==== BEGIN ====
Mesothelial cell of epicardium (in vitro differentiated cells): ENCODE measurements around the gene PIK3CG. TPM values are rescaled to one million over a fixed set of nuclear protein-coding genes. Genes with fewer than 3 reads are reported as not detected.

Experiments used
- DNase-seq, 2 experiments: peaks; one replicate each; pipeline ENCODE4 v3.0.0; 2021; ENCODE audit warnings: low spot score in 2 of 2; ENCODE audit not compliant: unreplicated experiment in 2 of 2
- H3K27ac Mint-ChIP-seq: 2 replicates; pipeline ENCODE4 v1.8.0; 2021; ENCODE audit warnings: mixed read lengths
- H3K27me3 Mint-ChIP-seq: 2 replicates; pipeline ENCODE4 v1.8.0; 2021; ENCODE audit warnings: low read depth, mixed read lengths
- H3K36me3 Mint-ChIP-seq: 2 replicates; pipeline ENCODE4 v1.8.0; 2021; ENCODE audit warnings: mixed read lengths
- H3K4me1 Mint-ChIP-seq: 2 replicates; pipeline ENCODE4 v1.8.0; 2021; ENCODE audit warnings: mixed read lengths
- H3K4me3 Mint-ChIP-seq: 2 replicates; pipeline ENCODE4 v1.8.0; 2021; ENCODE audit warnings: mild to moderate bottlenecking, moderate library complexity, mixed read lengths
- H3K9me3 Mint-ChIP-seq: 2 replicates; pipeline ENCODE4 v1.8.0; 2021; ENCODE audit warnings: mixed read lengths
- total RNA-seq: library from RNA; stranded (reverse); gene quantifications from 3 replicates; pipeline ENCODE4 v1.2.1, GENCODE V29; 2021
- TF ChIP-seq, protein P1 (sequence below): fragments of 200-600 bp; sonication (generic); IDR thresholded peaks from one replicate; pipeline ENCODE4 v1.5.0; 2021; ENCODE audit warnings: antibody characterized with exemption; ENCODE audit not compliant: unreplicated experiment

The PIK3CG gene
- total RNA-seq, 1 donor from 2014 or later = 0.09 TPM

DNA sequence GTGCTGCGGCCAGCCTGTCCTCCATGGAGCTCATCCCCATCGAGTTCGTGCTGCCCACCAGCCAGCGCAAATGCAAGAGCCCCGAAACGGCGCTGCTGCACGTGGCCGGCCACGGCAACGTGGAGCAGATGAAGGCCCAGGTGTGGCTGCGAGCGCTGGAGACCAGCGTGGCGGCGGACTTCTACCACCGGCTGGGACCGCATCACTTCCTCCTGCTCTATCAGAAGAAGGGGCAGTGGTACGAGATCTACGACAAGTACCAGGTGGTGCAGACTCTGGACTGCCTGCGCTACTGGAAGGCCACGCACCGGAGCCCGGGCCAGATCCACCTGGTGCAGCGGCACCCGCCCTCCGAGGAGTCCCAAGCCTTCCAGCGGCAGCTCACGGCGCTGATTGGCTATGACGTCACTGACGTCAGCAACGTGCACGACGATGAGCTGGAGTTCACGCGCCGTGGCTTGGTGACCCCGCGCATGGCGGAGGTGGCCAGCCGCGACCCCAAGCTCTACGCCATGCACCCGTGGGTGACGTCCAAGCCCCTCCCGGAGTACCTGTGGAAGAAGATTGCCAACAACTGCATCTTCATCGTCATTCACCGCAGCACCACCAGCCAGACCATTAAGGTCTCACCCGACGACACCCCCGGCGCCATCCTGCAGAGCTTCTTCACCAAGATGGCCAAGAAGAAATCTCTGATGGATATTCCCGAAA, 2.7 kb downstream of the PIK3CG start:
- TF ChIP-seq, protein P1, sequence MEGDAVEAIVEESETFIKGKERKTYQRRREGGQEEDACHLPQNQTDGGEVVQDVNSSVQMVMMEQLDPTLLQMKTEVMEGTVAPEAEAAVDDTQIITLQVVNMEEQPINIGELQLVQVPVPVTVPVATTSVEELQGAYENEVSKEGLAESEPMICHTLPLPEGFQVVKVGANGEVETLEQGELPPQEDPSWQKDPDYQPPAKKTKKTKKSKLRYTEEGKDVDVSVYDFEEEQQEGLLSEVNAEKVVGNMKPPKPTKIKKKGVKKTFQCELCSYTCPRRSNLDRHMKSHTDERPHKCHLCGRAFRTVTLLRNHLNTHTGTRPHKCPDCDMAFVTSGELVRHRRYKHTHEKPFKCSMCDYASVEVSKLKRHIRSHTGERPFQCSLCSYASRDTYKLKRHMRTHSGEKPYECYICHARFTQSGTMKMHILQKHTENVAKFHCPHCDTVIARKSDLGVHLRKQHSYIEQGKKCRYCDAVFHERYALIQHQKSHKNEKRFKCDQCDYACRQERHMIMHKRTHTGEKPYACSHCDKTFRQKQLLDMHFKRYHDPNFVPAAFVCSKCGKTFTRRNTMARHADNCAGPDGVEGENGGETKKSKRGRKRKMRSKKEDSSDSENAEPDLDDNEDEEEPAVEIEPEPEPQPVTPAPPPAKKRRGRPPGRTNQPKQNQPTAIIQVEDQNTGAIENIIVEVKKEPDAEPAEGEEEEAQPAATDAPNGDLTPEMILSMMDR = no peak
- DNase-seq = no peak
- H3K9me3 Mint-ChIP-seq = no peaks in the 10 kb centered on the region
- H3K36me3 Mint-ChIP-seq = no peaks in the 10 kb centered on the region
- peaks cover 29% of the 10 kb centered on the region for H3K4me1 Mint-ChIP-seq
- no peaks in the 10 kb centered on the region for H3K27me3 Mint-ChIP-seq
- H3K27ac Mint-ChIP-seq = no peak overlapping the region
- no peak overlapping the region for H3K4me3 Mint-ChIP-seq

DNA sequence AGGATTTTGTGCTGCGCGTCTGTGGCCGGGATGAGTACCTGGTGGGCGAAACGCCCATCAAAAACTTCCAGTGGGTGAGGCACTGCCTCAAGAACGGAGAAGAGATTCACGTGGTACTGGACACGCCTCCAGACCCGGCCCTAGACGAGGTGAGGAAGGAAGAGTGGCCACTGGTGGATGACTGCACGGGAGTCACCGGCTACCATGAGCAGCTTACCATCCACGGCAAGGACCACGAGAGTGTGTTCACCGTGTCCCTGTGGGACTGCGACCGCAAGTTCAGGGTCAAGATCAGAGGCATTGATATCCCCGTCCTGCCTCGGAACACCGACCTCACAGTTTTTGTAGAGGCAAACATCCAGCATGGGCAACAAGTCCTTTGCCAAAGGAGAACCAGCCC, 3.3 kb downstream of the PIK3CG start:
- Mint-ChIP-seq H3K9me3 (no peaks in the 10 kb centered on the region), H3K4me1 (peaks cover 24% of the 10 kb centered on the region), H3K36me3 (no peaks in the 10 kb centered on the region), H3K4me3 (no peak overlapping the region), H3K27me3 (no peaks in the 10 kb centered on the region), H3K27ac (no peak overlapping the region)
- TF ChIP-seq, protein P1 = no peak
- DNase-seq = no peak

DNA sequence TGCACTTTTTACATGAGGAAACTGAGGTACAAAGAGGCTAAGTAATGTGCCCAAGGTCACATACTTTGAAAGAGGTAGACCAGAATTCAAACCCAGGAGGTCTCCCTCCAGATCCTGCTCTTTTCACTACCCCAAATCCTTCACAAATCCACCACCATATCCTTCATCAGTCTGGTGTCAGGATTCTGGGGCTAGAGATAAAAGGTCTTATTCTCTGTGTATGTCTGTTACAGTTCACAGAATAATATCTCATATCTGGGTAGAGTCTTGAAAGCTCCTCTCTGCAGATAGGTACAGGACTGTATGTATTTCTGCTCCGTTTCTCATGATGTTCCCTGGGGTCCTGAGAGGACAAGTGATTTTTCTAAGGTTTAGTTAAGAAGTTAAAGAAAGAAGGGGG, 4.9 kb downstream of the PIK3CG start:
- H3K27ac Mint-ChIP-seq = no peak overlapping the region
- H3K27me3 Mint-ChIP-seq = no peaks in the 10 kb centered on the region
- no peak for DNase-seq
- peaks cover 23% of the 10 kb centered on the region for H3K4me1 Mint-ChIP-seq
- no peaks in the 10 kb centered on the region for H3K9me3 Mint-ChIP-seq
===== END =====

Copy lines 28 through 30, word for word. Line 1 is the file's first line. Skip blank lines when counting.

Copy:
- H3K27ac Mint-ChIP-seq = no peak overlapping the region
- H3K27me3 Mint-ChIP-seq = no peaks in the 10 kb centered on the region
- no peak for DNase-seq